14 October 2019
Find out more about the iconic 1818 Crown coin, design by Italian artist Benedetto Pistrucci, one of the most attractive coins in the British series.
The crown piece of 1818 is widely regarded as one of the most attractive coins in the British series, writes Dr Kevin Clancy, Director of the Royal Mint Museum.
Apart from the designs of the obverse and reverse, which display all the power and poise of the neoclassical spirit of the time, the care that was taken over the coin’s production has had dealers and collectors puzzling over the difference between proof and ordinary versions ever since.
By way of introduction, Humphrey Sutherland’s beautifully observed book Art in Coinage might help to explain what we are dealing with here. He described the crown piece of 1818 as probably the best coin that the Italian artist, Benedetto Pistrucci, designed.
For him the character of George III was powerfully realised, the king’s personality brooding, the treatment of the heavy eye and sensuous twisted lips contrasting with the easy classical grace of his curling hair.
And he went on to reflect upon the reverse design which was for him, if anything, even more remarkable, because of the break that it represented with the past traditions of English numismatic design. Instead of heraldry or formalised equestrian figures, we see St George slaying the dragon, a motif borrowed from Italian coins of a much earlier period.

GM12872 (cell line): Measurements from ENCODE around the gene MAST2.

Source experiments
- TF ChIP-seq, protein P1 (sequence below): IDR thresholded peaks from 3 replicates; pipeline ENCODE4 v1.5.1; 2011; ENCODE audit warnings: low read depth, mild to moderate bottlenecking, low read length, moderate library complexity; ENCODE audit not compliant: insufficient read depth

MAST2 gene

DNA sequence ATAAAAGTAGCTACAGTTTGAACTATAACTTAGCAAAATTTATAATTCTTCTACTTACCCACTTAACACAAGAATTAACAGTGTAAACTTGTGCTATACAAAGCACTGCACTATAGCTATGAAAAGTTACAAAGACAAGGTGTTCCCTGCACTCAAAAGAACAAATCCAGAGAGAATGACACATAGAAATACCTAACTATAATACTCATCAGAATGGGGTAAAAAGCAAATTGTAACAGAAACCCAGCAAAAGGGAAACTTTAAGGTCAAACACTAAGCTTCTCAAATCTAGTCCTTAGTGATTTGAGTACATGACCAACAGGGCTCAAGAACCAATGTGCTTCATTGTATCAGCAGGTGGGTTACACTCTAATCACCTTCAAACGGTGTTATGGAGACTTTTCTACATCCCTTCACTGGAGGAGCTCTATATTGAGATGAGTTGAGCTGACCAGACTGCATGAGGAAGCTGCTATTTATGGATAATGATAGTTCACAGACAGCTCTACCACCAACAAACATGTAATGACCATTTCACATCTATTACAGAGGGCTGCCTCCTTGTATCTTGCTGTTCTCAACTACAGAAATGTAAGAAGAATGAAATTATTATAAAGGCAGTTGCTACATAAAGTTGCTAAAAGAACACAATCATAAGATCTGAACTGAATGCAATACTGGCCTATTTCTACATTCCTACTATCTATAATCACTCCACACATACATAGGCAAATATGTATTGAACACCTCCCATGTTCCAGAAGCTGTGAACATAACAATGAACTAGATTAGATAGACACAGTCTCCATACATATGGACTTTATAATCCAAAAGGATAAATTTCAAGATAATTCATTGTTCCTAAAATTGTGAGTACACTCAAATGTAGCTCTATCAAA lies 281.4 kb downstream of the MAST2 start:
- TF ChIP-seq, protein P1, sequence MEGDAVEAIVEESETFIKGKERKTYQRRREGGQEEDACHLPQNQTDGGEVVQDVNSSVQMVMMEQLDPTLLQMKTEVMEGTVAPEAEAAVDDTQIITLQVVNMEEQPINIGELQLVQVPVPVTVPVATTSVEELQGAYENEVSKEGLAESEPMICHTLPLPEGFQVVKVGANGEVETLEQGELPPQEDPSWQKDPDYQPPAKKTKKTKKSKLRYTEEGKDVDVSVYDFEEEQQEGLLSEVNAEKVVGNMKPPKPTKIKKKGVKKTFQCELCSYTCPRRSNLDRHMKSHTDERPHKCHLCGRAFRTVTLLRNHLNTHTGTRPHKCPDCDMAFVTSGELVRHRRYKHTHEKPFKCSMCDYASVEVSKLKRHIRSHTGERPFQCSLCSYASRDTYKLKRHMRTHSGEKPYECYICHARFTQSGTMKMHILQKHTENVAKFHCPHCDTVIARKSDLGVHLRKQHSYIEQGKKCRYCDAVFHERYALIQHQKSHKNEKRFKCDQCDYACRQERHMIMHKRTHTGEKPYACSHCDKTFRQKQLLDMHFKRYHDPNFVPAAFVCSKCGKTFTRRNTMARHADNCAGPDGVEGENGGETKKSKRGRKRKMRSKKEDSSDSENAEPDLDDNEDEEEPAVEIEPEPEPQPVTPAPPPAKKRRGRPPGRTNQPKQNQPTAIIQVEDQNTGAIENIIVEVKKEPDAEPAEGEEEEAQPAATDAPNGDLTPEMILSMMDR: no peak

In this composition Sutherland saw ‘a reversion to complete classical idiom, and, with its naked Greek-armed horseman mounted on a Parthenon-style horse, [the coin] breathes the whole essence of the classical revivalism of the times’.
And although revivalist, for him it stood out as one of the noblest innovations in English coin design from 1800 to modern times.
Discover the story surrounding this coin, the troubles that were encountered in setting high standards of production, the strain that was placed on relationships within the Mint and how officials almost came to blows, in Dr Clancy's in-depth article in Issue 6 of Coin Collector magazine, available to download or order right now…
Buying the 1818 Crown
The 1818 Crown of George III usually catalogues for between £40 (for examples in ‘Fine’ condition) to £800 (for uncirculated examples).
Of course, there are many varieties that demand different prices. London Coins (www.londoncoins.co.uk), for example, recently sold a LIX 1818 Crown for £520. The lot description stated: ‘the A of TVTAMEN very weak and only just visible under magnification, ESC 214, Bull 2009 EF and attractively toned with some contact marks’.
Right at the other end of the scale, Heritage Auctions sold what was thought to be Pistrucci’s very own crown, a George III silver Pattern Crown from 1817, for a whopping $84,000 (approximately £67,210)!
For the more affordable, the worn example (illustrated here) was recently offered on eBay by dealer Leamington Spa Coins for £20. One wonders how William Wellesley Pole and Benedetto Pistrucci would have reacted to seeing the ‘perfect’ coin in such condition.
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